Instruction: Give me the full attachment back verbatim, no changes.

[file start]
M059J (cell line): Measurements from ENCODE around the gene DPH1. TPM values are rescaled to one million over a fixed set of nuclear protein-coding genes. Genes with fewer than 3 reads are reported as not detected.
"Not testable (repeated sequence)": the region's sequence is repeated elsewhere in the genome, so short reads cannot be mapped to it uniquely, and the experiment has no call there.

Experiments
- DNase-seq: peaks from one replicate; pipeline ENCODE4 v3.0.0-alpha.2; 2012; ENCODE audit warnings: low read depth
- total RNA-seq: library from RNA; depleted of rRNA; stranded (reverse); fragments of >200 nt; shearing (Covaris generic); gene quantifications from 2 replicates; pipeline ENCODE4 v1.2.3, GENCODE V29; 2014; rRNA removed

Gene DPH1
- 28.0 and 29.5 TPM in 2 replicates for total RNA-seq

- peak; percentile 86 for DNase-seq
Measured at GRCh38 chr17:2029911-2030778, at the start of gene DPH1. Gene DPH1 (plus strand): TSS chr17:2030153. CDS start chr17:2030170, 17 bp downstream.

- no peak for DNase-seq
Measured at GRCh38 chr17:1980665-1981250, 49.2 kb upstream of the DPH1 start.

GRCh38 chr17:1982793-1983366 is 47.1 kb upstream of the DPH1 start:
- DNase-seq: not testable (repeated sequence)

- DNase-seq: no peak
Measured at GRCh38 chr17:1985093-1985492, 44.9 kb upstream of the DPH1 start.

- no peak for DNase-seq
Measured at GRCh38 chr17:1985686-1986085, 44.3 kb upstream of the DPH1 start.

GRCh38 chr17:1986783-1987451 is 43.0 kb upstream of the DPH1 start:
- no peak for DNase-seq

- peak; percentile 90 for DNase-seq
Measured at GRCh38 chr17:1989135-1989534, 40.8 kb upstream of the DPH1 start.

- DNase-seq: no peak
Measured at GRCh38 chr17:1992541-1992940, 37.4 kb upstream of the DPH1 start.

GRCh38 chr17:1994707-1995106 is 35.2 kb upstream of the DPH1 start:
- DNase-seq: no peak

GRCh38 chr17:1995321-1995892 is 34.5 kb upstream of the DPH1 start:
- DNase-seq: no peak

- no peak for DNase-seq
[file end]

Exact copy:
M059J (cell line): Measurements from ENCODE around the gene DPH1. TPM values are rescaled to one million over a fixed set of nuclear protein-coding genes. Genes with fewer than 3 reads are reported as not detected.
"Not testable (repeated sequence)": the region's sequence is repeated elsewhere in the genome, so short reads cannot be mapped to it uniquely, and the experiment has no call there.

Experiments
- DNase-seq: peaks from one replicate; pipeline ENCODE4 v3.0.0-alpha.2; 2012; ENCODE audit warnings: low read depth
- total RNA-seq: library from RNA; depleted of rRNA; stranded (reverse); fragments of >200 nt; shearing (Covaris generic); gene quantifications from 2 replicates; pipeline ENCODE4 v1.2.3, GENCODE V29; 2014; rRNA removed

Gene DPH1
- 28.0 and 29.5 TPM in 2 replicates for total RNA-seq

- peak; percentile 86 for DNase-seq
Measured at GRCh38 chr17:2029911-2030778, at the start of gene DPH1. Gene DPH1 (plus strand): TSS chr17:2030153. CDS start chr17:2030170, 17 bp downstream.

- no peak for DNase-seq
Measured at GRCh38 chr17:1980665-1981250, 49.2 kb upstream of the DPH1 start.

GRCh38 chr17:1982793-1983366 is 47.1 kb upstream of the DPH1 start:
- DNase-seq: not testable (repeated sequence)

- DNase-seq: no peak
Measured at GRCh38 chr17:1985093-1985492, 44.9 kb upstream of the DPH1 start.

- no peak for DNase-seq
Measured at GRCh38 chr17:1985686-1986085, 44.3 kb upstream of the DPH1 start.

GRCh38 chr17:1986783-1987451 is 43.0 kb upstream of the DPH1 start:
- no peak for DNase-seq

- peak; percentile 90 for DNase-seq
Measured at GRCh38 chr17:1989135-1989534, 40.8 kb upstream of the DPH1 start.

- DNase-seq: no peak
Measured at GRCh38 chr17:1992541-1992940, 37.4 kb upstream of the DPH1 start.

GRCh38 chr17:1994707-1995106 is 35.2 kb upstream of the DPH1 start:
- DNase-seq: no peak

GRCh38 chr17:1995321-1995892 is 34.5 kb upstream of the DPH1 start:
- DNase-seq: no peak

- no peak for DNase-seq